Tied into this principle is the idea of the “lazy evaluation” derived from a computer science term (e.g. “if you have a statement X or Y, and you already have evaluated X and find it to be true, you don’t need to evaluate Y, since either is sufficient.”). Clark compares this to the front end effort we can make prior to determining a solution – indicating that if a resource already exists you shouldn’t create another one. The obvious concept of re-use, but with a spin that I may use to convey the concept at my organization. When I used to manage the development and delivery of our online continuous learning modules (3-4 hour self-paced online training), I would often point out the irony that we offered almost 10 modules related to six sigma, lean processes, performance improvement, etc. Once in a while someone laughed instead of giving me a blank stare.

A few weeks ago our DAU President cancelled a major program – a student information system. It had significant delays and other issues. He did the right thing, but this of course causes a ripple effect. It impacts three contracts I manage and the new LMS procurement we were going to begin. After reading these chapters, I’m re-invigorated as I email the leadership and request a series of meetings to re-visit our approach to implementing a new learning ecosystem. We aren’t all on the same page and it is an important time to get there. We do have all the elements already (e.g. classroom courses, online courses, learning management systems, games, mobile, social tools, CoPs, knowledge management databases, etc.), but not an elegant user-experience across all of these pieces and parts. Now is the time for the difficult conversations and choices. It’s part of my job to instigate these conversations toward ensuring we put the right infrastructure in place. I need to call up Clark Quinn again to help me put some of these strategies into action. That’s something I am getting better at – pulling in people to help from anywhere and everywhere if they can do something better than I can and with more credibility. CLOs will have to have that as a primary skillset in this world of constant change.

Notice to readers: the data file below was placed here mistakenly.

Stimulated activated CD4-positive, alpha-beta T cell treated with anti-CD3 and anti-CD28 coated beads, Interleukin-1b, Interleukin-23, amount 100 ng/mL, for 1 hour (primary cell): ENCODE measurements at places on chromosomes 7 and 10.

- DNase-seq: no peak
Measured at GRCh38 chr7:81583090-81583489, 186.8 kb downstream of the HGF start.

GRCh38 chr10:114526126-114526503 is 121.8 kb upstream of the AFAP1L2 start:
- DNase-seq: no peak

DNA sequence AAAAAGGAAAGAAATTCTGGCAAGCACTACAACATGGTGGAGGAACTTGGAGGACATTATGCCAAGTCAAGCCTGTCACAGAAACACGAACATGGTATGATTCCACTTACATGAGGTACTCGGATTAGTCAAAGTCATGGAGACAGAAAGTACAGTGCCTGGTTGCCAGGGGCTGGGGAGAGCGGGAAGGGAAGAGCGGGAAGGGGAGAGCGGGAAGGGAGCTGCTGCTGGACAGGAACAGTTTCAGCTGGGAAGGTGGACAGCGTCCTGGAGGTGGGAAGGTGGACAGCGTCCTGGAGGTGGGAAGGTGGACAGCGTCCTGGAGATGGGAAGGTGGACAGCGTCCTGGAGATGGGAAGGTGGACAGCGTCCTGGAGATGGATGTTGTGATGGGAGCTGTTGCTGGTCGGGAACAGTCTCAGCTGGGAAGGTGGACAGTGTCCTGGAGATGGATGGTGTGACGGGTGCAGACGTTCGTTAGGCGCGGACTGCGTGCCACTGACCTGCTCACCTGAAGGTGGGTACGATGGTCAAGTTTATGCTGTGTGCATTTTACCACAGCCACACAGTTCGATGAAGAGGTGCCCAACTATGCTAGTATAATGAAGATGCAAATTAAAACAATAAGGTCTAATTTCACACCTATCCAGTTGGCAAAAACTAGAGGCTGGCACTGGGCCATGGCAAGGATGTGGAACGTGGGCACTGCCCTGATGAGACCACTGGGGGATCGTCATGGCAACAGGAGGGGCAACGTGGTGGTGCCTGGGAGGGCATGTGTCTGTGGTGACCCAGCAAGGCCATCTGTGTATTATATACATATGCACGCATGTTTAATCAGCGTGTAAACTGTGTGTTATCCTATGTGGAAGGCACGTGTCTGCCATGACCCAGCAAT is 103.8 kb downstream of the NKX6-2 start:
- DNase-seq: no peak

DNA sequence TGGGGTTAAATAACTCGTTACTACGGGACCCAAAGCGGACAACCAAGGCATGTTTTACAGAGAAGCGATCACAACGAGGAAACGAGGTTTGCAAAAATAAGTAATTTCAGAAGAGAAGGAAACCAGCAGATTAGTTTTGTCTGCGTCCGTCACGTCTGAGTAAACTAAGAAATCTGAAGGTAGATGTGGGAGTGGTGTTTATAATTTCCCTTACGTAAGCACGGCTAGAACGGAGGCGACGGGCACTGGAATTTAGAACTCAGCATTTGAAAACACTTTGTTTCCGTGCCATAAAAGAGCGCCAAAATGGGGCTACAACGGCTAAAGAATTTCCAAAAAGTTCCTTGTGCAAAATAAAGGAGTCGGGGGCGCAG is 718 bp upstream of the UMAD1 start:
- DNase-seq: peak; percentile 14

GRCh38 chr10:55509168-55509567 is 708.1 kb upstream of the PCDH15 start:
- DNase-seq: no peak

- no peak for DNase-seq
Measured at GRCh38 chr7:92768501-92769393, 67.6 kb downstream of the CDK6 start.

P.S. Side note – I’m in a email train this week with Clark Quinn since we want to interview him for a podcast we are putting on. He sent these links of prior interviews and figured I’d share here. Not sure why the embedded videos aren’t displaying, but the links are good. Also, we haven’t talked about Google Hangouts much yet, but he’s in one in the 2nd link. I’ve found that to be a useful collaborative tool at times.

My Philosophy on Adult Education – PAEI

Note – This series of blogposts are reflections I’m writing in the Executive Chief Learning Officer certification program I’m in at George Mason University. We are the initial participants. Stay tuned for final analysis of the program in June 2016.

My Philosophy

Have you ever heard of the PAEI (Philosophy of Adult Education Inventory)? I hadn’t until this past week. I’m actually in an Executive Chief Learning Officer certification program (graduate school credits provided) for the next six months at George Mason University.


This was one of our first tasks in Dr. Nada Dabbagh‘s course on learning strategy and technologies. Through the PAEI she wanted us to find out our adult learning philosophy. I didn’t realize that I actually had a philosophy until taking this, or perhaps hadn’t thought of it as something important to determine.

My scores weren’t all across the board, and I’m ok with that because I’ve long been someone that considers theories and associated approaches as tools in a broad toolkit of possibilities. Especially since I find that subscribing to one approach often proves me wrong immediately after making bold assumptions.

Apparently, I am first and foremost of the humanistic philosophy (97%) followed closely by progressive philosophy (96%). To me that means that they are about equal since it is always difficult to put our tendencies into a small Likert scale.

Still, both of these philosophies are concerned with the whole person – what they bring to the learning table and how and where they will apply it (e.g. in every aspect of life). Now that I’ve been alerted to my tendencies, I’ve got to decide if I’m going to build upon that or keep remaining open to all the possibilities that leveraging insights from each theory has to offer.

For now, it’s worth taking a couple of minutes to take the survey, if just to see the explanatory paragraphs describing the results.